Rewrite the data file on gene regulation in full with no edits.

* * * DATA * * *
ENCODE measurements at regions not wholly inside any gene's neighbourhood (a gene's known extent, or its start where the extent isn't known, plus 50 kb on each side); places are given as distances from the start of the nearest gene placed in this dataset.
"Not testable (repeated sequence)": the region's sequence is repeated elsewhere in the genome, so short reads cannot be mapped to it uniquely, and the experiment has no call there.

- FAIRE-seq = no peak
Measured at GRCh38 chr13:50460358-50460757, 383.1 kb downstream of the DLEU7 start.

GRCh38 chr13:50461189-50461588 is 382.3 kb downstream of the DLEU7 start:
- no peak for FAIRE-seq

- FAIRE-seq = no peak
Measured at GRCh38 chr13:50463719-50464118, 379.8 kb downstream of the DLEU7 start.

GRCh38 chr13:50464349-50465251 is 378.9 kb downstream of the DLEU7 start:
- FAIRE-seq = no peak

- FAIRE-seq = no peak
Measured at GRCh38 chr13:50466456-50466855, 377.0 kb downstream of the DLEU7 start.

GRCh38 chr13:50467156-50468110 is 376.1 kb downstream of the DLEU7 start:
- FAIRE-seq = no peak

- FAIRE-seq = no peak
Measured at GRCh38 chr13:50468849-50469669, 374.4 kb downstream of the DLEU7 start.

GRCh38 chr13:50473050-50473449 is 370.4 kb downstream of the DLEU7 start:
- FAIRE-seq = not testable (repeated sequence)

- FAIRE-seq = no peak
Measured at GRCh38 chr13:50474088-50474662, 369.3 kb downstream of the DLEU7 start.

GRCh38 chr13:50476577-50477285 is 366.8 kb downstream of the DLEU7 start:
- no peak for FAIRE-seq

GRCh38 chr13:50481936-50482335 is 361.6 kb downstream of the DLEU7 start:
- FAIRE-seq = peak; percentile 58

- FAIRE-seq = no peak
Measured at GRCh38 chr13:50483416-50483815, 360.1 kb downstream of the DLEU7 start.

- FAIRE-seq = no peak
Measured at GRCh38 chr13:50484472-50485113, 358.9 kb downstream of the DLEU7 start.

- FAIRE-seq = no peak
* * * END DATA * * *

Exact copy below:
ENCODE measurements at regions not wholly inside any gene's neighbourhood (a gene's known extent, or its start where the extent isn't known, plus 50 kb on each side); places are given as distances from the start of the nearest gene placed in this dataset.
"Not testable (repeated sequence)": the region's sequence is repeated elsewhere in the genome, so short reads cannot be mapped to it uniquely, and the experiment has no call there.

- FAIRE-seq = no peak
Measured at GRCh38 chr13:50460358-50460757, 383.1 kb downstream of the DLEU7 start.

GRCh38 chr13:50461189-50461588 is 382.3 kb downstream of the DLEU7 start:
- no peak for FAIRE-seq

- FAIRE-seq = no peak
Measured at GRCh38 chr13:50463719-50464118, 379.8 kb downstream of the DLEU7 start.

GRCh38 chr13:50464349-50465251 is 378.9 kb downstream of the DLEU7 start:
- FAIRE-seq = no peak

- FAIRE-seq = no peak
Measured at GRCh38 chr13:50466456-50466855, 377.0 kb downstream of the DLEU7 start.

GRCh38 chr13:50467156-50468110 is 376.1 kb downstream of the DLEU7 start:
- FAIRE-seq = no peak

- FAIRE-seq = no peak
Measured at GRCh38 chr13:50468849-50469669, 374.4 kb downstream of the DLEU7 start.

GRCh38 chr13:50473050-50473449 is 370.4 kb downstream of the DLEU7 start:
- FAIRE-seq = not testable (repeated sequence)

- FAIRE-seq = no peak
Measured at GRCh38 chr13:50474088-50474662, 369.3 kb downstream of the DLEU7 start.

GRCh38 chr13:50476577-50477285 is 366.8 kb downstream of the DLEU7 start:
- no peak for FAIRE-seq

GRCh38 chr13:50481936-50482335 is 361.6 kb downstream of the DLEU7 start:
- FAIRE-seq = peak; percentile 58

- FAIRE-seq = no peak
Measured at GRCh38 chr13:50483416-50483815, 360.1 kb downstream of the DLEU7 start.

- FAIRE-seq = no peak
Measured at GRCh38 chr13:50484472-50485113, 358.9 kb downstream of the DLEU7 start.

- FAIRE-seq = no peak